Really interesting. Human nature’s dark side helped us spread across the world:
After 100,000 years ago, however, dispersal into distant, risky and inhospitable areas became relatively more common compared with movements into already occupied regions. Most notably, the spread of modern human populations was not inhibited by biogeographical barriers. Populations moved into cold regions of Northern Europe, crossed significant deltas such as the Indus and the Ganges, deserts, tundra and jungle environment and even made significant sea crossings to reach Australia and the Pacific islands.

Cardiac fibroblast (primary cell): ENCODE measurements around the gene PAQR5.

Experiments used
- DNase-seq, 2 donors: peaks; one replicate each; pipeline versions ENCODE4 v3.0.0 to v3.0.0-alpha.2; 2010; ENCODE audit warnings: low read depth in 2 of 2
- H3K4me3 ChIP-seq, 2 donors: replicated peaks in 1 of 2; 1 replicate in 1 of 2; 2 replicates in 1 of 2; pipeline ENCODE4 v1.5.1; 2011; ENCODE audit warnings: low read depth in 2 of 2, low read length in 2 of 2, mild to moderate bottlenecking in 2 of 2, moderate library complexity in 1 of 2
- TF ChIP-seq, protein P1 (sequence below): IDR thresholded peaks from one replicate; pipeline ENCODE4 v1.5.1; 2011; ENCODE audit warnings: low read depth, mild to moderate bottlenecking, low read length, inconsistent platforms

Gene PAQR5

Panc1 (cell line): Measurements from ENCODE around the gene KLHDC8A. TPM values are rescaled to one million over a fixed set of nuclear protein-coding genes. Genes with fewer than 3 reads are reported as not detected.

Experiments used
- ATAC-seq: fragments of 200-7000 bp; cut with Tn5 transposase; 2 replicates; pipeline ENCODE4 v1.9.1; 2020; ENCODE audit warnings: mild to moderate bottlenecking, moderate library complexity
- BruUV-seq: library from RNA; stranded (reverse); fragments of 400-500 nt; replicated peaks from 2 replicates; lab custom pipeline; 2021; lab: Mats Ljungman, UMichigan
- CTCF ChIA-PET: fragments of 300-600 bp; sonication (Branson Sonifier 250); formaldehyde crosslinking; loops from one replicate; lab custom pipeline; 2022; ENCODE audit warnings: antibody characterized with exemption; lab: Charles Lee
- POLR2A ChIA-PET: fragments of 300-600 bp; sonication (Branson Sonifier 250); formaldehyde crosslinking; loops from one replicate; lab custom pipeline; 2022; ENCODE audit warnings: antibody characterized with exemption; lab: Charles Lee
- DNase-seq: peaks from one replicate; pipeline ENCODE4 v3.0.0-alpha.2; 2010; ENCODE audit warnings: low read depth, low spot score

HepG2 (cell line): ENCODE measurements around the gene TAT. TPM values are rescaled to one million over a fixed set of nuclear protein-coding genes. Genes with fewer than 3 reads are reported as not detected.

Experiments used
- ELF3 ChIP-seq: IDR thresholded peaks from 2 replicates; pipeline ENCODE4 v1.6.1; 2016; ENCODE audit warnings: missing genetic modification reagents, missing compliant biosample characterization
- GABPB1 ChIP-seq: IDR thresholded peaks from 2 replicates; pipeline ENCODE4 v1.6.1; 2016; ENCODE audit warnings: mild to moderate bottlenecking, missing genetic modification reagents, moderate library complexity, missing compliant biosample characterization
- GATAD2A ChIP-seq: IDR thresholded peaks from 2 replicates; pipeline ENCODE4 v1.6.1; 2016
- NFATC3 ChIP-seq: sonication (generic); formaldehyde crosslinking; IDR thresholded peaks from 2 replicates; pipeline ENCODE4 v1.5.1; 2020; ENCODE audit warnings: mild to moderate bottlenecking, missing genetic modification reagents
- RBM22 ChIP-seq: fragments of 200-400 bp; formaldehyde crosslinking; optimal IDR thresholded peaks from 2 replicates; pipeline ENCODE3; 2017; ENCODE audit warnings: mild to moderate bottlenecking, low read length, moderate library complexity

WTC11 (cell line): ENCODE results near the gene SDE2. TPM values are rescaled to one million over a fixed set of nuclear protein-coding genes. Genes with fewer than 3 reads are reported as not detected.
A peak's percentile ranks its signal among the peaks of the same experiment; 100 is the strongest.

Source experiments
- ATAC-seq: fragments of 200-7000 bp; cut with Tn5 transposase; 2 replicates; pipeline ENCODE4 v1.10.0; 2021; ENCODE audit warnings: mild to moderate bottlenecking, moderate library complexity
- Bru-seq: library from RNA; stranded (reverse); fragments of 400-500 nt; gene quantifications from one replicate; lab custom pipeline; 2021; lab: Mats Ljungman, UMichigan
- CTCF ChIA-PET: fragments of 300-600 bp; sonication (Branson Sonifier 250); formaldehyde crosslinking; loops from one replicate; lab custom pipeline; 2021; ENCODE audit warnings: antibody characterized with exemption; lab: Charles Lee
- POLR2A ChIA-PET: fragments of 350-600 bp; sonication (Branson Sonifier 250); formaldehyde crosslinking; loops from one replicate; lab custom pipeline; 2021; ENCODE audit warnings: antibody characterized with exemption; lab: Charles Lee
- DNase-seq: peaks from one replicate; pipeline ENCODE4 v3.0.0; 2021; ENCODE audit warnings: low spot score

Dr Spikins argues that betrayals of trust resulting from moral disputes were a significant reason for such risky dispersals into apparently unwelcoming environments with a desire to avoid physical harm from disgruntled former friends and allies being a key motivation. Offenders and any allies within their social network would feel driven to get out of harm’s way.
Really got me thinking about stories like the Garden of Eden and the Tower of Babel. Though those stories probably are not be literally true they might have been analogies for things that happened much deeper in the past.